Margaret Ray

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Margaret Ray

Archimedes, Get Out of the Tub

Grief has made me stupid

and I forget to tell my class

The Important Thing they must

remember. I cannot remember

what a dongle is for and words

I reach for take off like birds

from a fence post. I want to pour

my life into a different container,

but it’s still river water. Reverse

boatman, suggest my students helpfully.

You have a new memory,

says my phone. Eureka, says the shape

of the space inside me.

Margaret Ray reads “Archimedes, Get Out of the Tub”


Bertrande de Rols

If I here can testify to how
his body fits in mine,

the private dialect between us:
a house we build together,

when I say we live
in that house, tell me,

in what meaningful sense
is he not my husband?

Some people simply call this
revision. What are we to do

with our lives besides revise?
I tell you he came back better.

Margaret Ray reads “Bertrande de Rols”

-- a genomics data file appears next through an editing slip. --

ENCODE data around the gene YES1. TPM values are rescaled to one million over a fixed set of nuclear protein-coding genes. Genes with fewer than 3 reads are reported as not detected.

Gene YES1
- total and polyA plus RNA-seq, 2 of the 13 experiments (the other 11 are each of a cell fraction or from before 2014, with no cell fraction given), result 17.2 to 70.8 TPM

Margaret Ray grew up in Gainesville, Florida. She is the author of GOOD GRIEF, THE GROUND (BOA Editions, April 2023, winner of the A. Poulin Jr. Poetry Prize selected by Stephanie Burt) and the chapbook SUPERSTITIONS OF THE MID-ATLANTIC (2022, selected by Jericho Brown for the 2020 Poetry Society of America Chapbook Fellowship Prize). Her poems have appeared in Best New Poets 2021, Threepenny Review, Narrative, and elsewhere. A winner of the Third Coast Poetry Prize and a shortlister for the Montreal International Poetry Prize, she holds an MFA from Warren Wilson College and teaches in New Jersey. She’s on Twitter (for now) @mbrrray, and you can find more of her work at